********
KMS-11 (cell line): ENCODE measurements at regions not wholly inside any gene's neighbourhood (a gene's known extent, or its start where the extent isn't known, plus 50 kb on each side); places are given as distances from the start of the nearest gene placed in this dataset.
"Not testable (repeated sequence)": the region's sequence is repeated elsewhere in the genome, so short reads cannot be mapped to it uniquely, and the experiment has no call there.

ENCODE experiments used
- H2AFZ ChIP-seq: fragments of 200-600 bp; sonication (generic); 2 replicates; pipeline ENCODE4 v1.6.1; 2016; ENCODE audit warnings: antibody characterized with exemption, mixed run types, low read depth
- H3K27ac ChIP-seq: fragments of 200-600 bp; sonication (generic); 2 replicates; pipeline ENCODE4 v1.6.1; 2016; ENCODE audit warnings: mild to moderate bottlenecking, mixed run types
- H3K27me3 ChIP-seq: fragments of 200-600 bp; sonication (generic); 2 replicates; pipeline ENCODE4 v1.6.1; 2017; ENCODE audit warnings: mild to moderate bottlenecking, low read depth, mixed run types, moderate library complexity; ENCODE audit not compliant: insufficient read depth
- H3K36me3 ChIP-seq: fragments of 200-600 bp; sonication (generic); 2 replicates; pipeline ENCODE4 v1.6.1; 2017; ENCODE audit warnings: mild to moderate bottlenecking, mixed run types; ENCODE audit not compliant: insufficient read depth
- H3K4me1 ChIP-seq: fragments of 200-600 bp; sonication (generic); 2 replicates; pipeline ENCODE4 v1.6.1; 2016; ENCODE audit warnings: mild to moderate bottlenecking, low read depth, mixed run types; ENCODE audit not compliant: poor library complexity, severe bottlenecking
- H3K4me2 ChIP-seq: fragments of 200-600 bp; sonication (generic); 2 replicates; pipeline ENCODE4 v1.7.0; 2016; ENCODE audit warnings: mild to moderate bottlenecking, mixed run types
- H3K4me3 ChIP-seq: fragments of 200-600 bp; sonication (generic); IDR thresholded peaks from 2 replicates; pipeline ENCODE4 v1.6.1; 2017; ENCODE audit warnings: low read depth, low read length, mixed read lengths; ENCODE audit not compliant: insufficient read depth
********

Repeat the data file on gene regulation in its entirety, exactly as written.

KMS-11 (cell line): ENCODE measurements at regions not wholly inside any gene's neighbourhood (a gene's known extent, or its start where the extent isn't known, plus 50 kb on each side); places are given as distances from the start of the nearest gene placed in this dataset.
"Not testable (repeated sequence)": the region's sequence is repeated elsewhere in the genome, so short reads cannot be mapped to it uniquely, and the experiment has no call there.

ENCODE experiments used
- H2AFZ ChIP-seq: fragments of 200-600 bp; sonication (generic); 2 replicates; pipeline ENCODE4 v1.6.1; 2016; ENCODE audit warnings: antibody characterized with exemption, mixed run types, low read depth
- H3K27ac ChIP-seq: fragments of 200-600 bp; sonication (generic); 2 replicates; pipeline ENCODE4 v1.6.1; 2016; ENCODE audit warnings: mild to moderate bottlenecking, mixed run types
- H3K27me3 ChIP-seq: fragments of 200-600 bp; sonication (generic); 2 replicates; pipeline ENCODE4 v1.6.1; 2017; ENCODE audit warnings: mild to moderate bottlenecking, low read depth, mixed run types, moderate library complexity; ENCODE audit not compliant: insufficient read depth
- H3K36me3 ChIP-seq: fragments of 200-600 bp; sonication (generic); 2 replicates; pipeline ENCODE4 v1.6.1; 2017; ENCODE audit warnings: mild to moderate bottlenecking, mixed run types; ENCODE audit not compliant: insufficient read depth
- H3K4me1 ChIP-seq: fragments of 200-600 bp; sonication (generic); 2 replicates; pipeline ENCODE4 v1.6.1; 2016; ENCODE audit warnings: mild to moderate bottlenecking, low read depth, mixed run types; ENCODE audit not compliant: poor library complexity, severe bottlenecking
- H3K4me2 ChIP-seq: fragments of 200-600 bp; sonication (generic); 2 replicates; pipeline ENCODE4 v1.7.0; 2016; ENCODE audit warnings: mild to moderate bottlenecking, mixed run types
- H3K4me3 ChIP-seq: fragments of 200-600 bp; sonication (generic); IDR thresholded peaks from 2 replicates; pipeline ENCODE4 v1.6.1; 2017; ENCODE audit warnings: low read depth, low read length, mixed read lengths; ENCODE audit not compliant: insufficient read depth